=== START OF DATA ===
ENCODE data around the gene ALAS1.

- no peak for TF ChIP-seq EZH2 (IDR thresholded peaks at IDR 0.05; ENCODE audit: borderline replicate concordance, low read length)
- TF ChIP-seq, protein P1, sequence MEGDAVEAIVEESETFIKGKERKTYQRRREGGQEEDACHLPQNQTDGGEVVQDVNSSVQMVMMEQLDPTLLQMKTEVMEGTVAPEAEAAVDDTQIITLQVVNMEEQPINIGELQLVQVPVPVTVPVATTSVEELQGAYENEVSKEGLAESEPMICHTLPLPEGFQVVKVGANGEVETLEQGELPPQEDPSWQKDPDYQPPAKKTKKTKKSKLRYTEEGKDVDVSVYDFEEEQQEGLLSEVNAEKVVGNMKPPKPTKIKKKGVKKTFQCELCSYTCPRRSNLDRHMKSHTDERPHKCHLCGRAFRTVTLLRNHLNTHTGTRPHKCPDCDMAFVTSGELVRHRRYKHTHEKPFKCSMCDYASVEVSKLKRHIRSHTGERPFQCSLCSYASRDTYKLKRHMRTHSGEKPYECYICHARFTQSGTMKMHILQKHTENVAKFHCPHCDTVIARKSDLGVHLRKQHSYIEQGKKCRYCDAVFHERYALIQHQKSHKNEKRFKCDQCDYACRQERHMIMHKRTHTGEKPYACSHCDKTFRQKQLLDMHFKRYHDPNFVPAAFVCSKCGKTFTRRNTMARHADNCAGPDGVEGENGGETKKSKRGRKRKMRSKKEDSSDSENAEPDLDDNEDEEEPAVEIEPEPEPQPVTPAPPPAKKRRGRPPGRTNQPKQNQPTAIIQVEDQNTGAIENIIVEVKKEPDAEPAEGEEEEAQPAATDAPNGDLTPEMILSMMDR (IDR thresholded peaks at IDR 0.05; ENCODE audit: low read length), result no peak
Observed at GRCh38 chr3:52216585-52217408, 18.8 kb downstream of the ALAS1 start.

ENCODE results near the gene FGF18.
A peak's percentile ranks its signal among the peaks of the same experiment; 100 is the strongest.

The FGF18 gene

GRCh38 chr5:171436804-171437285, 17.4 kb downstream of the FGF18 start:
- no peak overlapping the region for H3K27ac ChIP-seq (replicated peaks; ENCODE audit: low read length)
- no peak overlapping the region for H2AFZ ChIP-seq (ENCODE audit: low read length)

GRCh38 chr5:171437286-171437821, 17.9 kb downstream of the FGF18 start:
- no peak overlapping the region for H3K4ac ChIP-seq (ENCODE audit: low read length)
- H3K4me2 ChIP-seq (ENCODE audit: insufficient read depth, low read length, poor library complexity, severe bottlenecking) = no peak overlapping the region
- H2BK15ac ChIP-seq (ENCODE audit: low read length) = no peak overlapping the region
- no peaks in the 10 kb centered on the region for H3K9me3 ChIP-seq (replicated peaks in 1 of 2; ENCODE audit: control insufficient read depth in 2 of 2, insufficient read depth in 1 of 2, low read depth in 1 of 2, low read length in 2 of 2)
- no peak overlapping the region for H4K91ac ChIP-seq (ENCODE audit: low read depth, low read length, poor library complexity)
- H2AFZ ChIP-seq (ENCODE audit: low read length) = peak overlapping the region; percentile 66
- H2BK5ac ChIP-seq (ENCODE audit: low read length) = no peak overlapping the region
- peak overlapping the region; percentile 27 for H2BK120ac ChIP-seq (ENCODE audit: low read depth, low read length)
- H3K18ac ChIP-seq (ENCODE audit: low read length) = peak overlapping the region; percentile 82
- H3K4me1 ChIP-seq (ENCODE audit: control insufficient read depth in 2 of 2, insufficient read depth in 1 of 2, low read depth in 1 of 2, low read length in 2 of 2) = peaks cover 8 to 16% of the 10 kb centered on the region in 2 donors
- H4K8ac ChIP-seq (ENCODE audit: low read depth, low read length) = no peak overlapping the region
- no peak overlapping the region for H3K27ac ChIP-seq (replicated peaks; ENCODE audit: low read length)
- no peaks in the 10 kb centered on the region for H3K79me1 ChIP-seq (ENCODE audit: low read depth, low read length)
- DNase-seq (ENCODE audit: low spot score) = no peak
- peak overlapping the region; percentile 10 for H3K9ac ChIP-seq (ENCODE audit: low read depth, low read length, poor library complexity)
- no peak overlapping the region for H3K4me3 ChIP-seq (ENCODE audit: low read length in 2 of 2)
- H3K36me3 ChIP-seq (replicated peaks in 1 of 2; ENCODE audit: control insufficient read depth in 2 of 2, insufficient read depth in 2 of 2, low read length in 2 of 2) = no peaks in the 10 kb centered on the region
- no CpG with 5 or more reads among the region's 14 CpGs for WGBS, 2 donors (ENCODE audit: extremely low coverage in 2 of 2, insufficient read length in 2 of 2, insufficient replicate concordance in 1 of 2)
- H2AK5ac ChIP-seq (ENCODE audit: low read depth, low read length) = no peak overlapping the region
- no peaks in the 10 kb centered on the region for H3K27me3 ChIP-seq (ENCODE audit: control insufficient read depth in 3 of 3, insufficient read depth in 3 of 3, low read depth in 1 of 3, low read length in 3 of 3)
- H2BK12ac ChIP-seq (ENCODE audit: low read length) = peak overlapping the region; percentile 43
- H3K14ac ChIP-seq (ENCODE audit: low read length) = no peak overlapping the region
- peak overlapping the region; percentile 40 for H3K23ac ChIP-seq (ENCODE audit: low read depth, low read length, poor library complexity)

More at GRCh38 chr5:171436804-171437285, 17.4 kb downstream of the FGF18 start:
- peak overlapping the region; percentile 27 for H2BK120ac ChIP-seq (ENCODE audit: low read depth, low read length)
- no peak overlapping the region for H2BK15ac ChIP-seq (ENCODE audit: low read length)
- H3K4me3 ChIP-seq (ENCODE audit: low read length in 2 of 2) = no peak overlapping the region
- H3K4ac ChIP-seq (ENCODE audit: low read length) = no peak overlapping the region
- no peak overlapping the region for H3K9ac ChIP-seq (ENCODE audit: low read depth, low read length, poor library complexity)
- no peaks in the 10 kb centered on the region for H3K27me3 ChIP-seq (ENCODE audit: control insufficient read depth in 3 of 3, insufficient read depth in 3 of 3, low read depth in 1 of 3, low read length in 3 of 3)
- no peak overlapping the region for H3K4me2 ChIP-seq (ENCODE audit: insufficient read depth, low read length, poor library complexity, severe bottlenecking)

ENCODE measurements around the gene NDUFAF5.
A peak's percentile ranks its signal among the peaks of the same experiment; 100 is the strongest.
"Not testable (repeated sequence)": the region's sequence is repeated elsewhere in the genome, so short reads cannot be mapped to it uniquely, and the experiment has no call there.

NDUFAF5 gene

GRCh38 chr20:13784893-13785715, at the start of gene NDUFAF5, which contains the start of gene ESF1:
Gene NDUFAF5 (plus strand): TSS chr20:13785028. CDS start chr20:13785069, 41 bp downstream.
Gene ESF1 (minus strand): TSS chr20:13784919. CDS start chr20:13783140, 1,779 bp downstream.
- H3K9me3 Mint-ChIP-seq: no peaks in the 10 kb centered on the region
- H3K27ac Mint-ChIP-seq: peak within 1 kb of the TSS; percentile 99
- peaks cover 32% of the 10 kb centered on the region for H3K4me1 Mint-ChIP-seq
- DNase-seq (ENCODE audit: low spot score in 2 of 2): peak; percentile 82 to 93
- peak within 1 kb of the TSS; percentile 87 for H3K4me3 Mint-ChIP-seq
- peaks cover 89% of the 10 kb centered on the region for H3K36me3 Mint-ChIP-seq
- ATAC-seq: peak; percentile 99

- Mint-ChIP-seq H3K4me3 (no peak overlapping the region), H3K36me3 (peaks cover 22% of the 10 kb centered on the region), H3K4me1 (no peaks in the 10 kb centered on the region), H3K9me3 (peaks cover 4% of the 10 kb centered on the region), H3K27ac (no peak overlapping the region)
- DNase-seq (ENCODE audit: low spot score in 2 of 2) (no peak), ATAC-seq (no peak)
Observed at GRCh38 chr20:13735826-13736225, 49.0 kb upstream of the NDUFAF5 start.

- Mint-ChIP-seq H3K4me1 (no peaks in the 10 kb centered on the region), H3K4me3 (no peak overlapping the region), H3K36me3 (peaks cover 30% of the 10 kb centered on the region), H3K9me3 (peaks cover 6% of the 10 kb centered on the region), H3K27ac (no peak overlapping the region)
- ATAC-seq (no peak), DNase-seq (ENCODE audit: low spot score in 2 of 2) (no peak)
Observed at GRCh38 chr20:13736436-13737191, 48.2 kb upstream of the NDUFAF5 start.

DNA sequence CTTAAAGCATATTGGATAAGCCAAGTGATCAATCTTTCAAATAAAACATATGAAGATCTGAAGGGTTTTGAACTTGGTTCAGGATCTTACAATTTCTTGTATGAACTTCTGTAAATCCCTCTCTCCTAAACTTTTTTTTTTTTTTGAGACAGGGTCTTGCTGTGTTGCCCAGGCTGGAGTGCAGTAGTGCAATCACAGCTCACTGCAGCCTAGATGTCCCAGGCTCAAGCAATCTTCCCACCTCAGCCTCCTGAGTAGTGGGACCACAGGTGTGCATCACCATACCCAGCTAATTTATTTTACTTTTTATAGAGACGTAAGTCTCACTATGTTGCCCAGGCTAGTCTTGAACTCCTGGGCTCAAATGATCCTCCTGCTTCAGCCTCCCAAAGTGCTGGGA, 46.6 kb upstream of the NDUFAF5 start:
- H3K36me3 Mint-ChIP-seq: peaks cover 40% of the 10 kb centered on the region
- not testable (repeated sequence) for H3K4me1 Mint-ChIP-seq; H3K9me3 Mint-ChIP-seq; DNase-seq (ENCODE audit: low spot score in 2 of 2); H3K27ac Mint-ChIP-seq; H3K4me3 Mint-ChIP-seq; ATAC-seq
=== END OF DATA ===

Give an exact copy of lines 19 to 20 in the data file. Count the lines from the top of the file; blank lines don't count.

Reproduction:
- peak overlapping the region; percentile 27 for H2BK120ac ChIP-seq (ENCODE audit: low read depth, low read length)
- H3K18ac ChIP-seq (ENCODE audit: low read length) = peak overlapping the region; percentile 82